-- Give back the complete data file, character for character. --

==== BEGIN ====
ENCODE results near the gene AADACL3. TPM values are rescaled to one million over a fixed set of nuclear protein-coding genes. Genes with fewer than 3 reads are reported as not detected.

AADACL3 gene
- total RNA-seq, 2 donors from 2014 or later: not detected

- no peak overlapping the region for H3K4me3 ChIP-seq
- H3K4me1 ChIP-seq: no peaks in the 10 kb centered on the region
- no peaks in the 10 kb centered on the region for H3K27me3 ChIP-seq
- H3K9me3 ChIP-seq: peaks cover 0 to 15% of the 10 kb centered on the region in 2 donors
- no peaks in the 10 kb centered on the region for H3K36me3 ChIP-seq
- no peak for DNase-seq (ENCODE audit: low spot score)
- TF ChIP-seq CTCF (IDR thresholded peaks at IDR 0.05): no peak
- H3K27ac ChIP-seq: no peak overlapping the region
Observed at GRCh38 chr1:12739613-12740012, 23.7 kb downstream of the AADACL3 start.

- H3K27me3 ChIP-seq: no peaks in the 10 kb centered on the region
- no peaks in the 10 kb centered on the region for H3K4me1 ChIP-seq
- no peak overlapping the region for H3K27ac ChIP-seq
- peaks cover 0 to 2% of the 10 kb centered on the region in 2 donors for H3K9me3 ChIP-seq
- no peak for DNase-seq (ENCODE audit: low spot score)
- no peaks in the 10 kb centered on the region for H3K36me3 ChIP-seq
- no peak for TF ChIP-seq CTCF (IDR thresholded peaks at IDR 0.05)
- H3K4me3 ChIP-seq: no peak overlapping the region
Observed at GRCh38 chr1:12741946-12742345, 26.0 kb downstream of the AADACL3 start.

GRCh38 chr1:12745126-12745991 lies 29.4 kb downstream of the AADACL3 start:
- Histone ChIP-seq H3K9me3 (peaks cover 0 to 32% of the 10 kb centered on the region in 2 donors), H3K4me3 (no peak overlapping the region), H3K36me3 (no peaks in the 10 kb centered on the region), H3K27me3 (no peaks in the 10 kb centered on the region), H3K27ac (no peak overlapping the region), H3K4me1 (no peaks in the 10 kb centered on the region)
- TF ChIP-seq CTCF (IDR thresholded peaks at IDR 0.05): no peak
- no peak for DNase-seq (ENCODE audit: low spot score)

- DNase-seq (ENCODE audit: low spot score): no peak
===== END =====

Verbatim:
ENCODE results near the gene AADACL3. TPM values are rescaled to one million over a fixed set of nuclear protein-coding genes. Genes with fewer than 3 reads are reported as not detected.

AADACL3 gene
- total RNA-seq, 2 donors from 2014 or later: not detected

- no peak overlapping the region for H3K4me3 ChIP-seq
- H3K4me1 ChIP-seq: no peaks in the 10 kb centered on the region
- no peaks in the 10 kb centered on the region for H3K27me3 ChIP-seq
- H3K9me3 ChIP-seq: peaks cover 0 to 15% of the 10 kb centered on the region in 2 donors
- no peaks in the 10 kb centered on the region for H3K36me3 ChIP-seq
- no peak for DNase-seq (ENCODE audit: low spot score)
- TF ChIP-seq CTCF (IDR thresholded peaks at IDR 0.05): no peak
- H3K27ac ChIP-seq: no peak overlapping the region
Observed at GRCh38 chr1:12739613-12740012, 23.7 kb downstream of the AADACL3 start.

- H3K27me3 ChIP-seq: no peaks in the 10 kb centered on the region
- no peaks in the 10 kb centered on the region for H3K4me1 ChIP-seq
- no peak overlapping the region for H3K27ac ChIP-seq
- peaks cover 0 to 2% of the 10 kb centered on the region in 2 donors for H3K9me3 ChIP-seq
- no peak for DNase-seq (ENCODE audit: low spot score)
- no peaks in the 10 kb centered on the region for H3K36me3 ChIP-seq
- no peak for TF ChIP-seq CTCF (IDR thresholded peaks at IDR 0.05)
- H3K4me3 ChIP-seq: no peak overlapping the region
Observed at GRCh38 chr1:12741946-12742345, 26.0 kb downstream of the AADACL3 start.

GRCh38 chr1:12745126-12745991 lies 29.4 kb downstream of the AADACL3 start:
- Histone ChIP-seq H3K9me3 (peaks cover 0 to 32% of the 10 kb centered on the region in 2 donors), H3K4me3 (no peak overlapping the region), H3K36me3 (no peaks in the 10 kb centered on the region), H3K27me3 (no peaks in the 10 kb centered on the region), H3K27ac (no peak overlapping the region), H3K4me1 (no peaks in the 10 kb centered on the region)
- TF ChIP-seq CTCF (IDR thresholded peaks at IDR 0.05): no peak
- no peak for DNase-seq (ENCODE audit: low spot score)

- DNase-seq (ENCODE audit: low spot score): no peak